At Mall of Georgia Dentistry, we are always here to help answer your questions about preventing tartar build-up. We can help instruct you on the best flossing and brushing techniques, and we have electric toothbrushes available for purchase that can hep you get the job done even better and easier, keeping your smile bright, healthy, and tartar-free!


The best snacks for your teeth August 11, 2016

Filed under: Uncategorized — Mall of Georgia Dentistry @ 12:51 pm

We are fortunate to live in a place where food is abundant and the variety of foods available to most of us is extremely plentiful. When it comes to snacks, some of the many, many options are really bad for your teeth, and some are actually pretty good for your teeth. Anything that is sugary, acidic, sticky (or the worst- all three!) is in the “bad” category. Let’s take a look at a few star picks for tooth friendly snacking :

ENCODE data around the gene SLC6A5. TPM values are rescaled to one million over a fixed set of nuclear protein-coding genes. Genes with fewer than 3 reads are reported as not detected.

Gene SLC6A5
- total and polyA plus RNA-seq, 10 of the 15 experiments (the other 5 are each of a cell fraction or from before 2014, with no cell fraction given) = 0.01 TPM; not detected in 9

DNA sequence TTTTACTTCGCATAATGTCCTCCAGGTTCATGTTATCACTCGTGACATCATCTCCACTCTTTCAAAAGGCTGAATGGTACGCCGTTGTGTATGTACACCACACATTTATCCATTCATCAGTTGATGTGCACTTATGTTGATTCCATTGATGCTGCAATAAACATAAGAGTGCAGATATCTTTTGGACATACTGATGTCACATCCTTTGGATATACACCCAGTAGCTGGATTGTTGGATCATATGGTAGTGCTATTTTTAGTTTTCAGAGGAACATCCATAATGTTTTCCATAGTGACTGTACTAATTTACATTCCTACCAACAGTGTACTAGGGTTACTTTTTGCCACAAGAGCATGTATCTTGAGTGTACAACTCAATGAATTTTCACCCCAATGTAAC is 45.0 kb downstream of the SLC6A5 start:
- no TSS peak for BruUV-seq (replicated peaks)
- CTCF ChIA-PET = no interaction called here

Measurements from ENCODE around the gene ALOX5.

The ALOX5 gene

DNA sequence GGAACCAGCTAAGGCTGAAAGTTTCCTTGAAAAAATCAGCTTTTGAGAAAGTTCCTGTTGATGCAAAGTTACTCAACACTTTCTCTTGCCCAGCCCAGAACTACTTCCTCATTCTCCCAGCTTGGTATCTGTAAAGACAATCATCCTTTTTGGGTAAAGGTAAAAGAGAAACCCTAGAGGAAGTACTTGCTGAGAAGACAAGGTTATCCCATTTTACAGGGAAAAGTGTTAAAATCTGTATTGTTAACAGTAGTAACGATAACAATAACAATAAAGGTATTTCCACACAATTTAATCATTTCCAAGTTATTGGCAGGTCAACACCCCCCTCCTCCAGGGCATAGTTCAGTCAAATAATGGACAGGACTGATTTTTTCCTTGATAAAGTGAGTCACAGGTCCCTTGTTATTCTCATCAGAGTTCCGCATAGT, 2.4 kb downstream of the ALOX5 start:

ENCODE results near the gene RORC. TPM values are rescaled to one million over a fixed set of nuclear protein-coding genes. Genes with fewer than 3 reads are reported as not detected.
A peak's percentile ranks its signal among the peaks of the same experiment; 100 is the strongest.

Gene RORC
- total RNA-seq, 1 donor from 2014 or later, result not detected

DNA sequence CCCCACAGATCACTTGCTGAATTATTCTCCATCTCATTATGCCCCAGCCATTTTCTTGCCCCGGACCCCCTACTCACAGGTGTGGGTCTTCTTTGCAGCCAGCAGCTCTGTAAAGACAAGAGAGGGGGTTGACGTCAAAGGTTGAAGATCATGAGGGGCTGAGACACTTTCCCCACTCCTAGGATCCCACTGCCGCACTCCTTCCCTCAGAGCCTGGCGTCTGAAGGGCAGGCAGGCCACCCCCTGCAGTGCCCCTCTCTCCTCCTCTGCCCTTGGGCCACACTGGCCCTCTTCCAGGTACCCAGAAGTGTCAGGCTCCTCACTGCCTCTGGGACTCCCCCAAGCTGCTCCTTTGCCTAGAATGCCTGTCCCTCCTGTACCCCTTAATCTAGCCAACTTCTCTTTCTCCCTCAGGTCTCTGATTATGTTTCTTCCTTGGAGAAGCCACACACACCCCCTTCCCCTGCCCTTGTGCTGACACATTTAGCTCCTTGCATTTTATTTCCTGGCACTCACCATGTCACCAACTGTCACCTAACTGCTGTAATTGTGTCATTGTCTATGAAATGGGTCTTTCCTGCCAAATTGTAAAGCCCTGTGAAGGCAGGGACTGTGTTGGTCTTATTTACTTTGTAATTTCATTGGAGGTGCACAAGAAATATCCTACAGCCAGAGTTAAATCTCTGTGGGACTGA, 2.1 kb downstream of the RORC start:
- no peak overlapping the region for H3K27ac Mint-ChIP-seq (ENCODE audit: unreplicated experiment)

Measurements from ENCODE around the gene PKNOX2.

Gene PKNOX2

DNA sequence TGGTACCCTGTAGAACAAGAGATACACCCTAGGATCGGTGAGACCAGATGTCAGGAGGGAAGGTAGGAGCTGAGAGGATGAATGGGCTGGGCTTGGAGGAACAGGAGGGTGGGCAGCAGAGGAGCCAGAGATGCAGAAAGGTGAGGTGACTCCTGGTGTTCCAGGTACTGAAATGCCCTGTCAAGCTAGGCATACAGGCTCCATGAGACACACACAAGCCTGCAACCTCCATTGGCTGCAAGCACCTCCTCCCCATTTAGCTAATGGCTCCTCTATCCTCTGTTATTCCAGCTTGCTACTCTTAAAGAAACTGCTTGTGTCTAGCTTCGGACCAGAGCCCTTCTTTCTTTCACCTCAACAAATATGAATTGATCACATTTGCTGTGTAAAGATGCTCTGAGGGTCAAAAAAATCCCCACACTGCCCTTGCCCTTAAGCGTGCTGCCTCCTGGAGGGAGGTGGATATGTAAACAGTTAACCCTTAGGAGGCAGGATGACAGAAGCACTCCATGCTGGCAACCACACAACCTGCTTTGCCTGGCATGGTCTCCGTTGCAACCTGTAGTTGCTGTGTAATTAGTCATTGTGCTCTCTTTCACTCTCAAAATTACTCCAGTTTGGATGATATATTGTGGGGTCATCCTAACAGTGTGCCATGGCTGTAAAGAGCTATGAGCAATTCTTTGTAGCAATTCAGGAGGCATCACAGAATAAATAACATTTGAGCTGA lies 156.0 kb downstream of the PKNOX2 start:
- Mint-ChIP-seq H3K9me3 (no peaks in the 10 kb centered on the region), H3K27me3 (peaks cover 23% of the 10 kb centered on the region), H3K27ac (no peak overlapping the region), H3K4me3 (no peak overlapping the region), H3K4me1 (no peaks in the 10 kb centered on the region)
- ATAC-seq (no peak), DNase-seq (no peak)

Cheese. Cheese is a real winner for your teeth. Not only is it a great source of calcium and minerals that are beneficial to the teeth, but it is also anti-acidic to your chompers… it actually alkalizes the oral cavity. Studies have even shown that eating a bit of cheese after an acidic meal results in a healthier mouth pH.

Nuts and seeds. This one comes with a caveat: because nuts can be very hard, people have been known to break or crack teeth while just eating them. So use caution or go after softer nuts like walnuts, cashews, or pecans. Otherwise, nuts and seeds are not acidic or sugary and pretty low-risk from that perspective, and boast a healthy mineral content.

Celery. Celery is a wee bit acidic, but not drastically, and it is not sugary. The fibers in celery have the potential to give the teeth a bit of a scrub while you chew… all that chewing and fiber and saliva production can dislodge plaque from the teeth. Other raw veggies can also have this effect.